Palm Springs (2020)
Written by Andy Siara
Directed by Max Barbakow
2020 has been a painful drought when it comes to new films except for a seemingly endless glut of cheaply produced crud. So, when a picture comes along, that did well at this year’s Sundance Film Festival and is garnering a good bit of acclaim, you have my interest. Palm Springs treads familiar territory most notably carved out already by Groundhog Day. Instead of one character, multiple players are caught in a time loop that has them living out the same day repeatedly.
In this scenario, we join Nyles (Andy Samberg) already many cycles into his time loop. He wakes up in his hotel bed on the morning his girlfriend, Misty (Meredith Hagner) will serve as a bridesmaid to her best friend, Tala. Nyles delivers a speech to the bride and groom while drunk and starts making the moves on the bride’s sister Sarah (Cristin Milioti). He reveals a series of things that prove his omniscience, including that Misty is cheating on him. Nyles and Sarah find a secluded spot in the nearby wilderness and start having sex until Nyles is shot with a hunter’s arrow. The hunter and Nyles both run for a glowing cavern in the outcropping nearby, and Sarah follows, trapping herself in the time loop.
Because Groundhog Day so perfectly captured this story structure anytime I come across it in film or television, I ask, “What is adding?” I think having multiple characters experiencing the same time loop does create new wrinkles in the narrative that previous incarnations lack. We can see how they process this experience differently with Sarah going through the film tropes about being a better person and eventually sliding into nihilism. Nyles melts into an apathetic slacker but finds Sarah’s presence in his journey comforting, and it ultimately leads to him actually seeking to change a day he’s seen rollover countless times.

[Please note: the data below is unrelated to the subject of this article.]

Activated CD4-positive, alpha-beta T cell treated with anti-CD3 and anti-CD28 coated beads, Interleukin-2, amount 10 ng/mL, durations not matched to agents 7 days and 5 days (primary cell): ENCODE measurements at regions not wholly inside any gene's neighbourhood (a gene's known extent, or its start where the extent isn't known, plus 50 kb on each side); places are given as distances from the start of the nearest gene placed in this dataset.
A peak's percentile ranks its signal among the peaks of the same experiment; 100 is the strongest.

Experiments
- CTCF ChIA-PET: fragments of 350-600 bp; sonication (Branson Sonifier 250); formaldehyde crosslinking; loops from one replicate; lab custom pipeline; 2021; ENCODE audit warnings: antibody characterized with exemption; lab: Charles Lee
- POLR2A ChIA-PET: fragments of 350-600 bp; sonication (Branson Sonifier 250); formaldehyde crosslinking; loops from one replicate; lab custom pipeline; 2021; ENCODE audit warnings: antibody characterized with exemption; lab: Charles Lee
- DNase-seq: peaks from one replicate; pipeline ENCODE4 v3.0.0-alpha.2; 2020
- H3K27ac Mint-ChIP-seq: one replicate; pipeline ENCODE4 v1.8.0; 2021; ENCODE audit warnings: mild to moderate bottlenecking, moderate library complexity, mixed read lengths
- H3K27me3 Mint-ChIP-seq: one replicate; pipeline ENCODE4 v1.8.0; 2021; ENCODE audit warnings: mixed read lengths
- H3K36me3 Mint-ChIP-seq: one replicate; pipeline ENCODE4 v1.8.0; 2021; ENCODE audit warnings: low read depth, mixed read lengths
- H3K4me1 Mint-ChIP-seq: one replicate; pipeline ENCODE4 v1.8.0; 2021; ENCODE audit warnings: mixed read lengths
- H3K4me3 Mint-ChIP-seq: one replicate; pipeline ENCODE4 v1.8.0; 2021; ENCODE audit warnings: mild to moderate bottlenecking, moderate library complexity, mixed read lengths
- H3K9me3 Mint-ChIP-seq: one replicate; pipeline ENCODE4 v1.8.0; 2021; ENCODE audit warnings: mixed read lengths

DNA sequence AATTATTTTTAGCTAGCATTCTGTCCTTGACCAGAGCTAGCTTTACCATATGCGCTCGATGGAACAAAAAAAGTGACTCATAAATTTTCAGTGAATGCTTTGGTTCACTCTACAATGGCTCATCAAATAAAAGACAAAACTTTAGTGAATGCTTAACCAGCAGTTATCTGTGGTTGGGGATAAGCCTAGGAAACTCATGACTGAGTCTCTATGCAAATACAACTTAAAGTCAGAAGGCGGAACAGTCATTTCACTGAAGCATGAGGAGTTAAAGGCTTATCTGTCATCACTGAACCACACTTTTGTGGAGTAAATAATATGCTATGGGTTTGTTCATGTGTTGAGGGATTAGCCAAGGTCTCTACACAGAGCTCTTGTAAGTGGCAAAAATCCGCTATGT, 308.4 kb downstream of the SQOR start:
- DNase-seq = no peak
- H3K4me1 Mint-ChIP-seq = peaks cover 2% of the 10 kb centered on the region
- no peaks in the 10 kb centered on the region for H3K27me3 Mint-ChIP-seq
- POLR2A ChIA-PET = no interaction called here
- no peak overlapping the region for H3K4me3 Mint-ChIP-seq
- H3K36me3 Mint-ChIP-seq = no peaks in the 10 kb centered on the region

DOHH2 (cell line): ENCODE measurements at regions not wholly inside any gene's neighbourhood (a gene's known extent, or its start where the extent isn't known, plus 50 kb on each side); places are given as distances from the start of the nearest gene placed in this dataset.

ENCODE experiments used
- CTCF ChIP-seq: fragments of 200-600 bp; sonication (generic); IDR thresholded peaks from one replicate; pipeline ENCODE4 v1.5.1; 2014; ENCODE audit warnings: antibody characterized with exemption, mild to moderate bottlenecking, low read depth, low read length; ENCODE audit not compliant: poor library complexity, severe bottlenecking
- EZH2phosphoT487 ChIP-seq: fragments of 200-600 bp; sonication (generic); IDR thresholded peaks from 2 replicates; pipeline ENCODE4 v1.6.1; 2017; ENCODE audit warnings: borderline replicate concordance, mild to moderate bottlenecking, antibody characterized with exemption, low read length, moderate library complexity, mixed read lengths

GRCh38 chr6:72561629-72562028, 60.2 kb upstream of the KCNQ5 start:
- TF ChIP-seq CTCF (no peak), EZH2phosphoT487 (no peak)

Once the premise is established, and a few gags are deployed, the story grinds to a screeching halt and becomes painfully dull. There’s a lack of consistency about the rules of the time loop, in particular death. Nyles repeatedly shows a blase attitude as he’s died so many times over. However, when Sarah gets them pulled over by the cops and begins showing out, he’s suddenly worried. But why? If he gets arrested, he’ll wake up free the next morning. If the cop kills him, he’ll do the same. It was just convenient for the plot to have Nyles be freaked out in that scene. This sort of sloppy writing is prevalent throughout the film.
Ultimately, this plays like philosophy class for people who don’t like philosophy and not in an intelligent way. Because there’s no consistency in how the characters interact with the loop and how they grow from this, the audience can’t help but become uninvested in what happens. The story plays out incredibly predictably, and you’ll likely figure out how this will all end fifteen minutes into the picture. There’s a second act reveal that adds a twist to Sarah’s demeanor, but I turned to my wife and predicted as soon as Sarah showed up on the screen. This leads to characters feeling less like people and more like mouthpieces for a screenwriter. Palm Springs is a bit of empty fluff that will help pass the time, it’s something new made with a moderate level of skill. It’s nothing I ever plan on revisiting.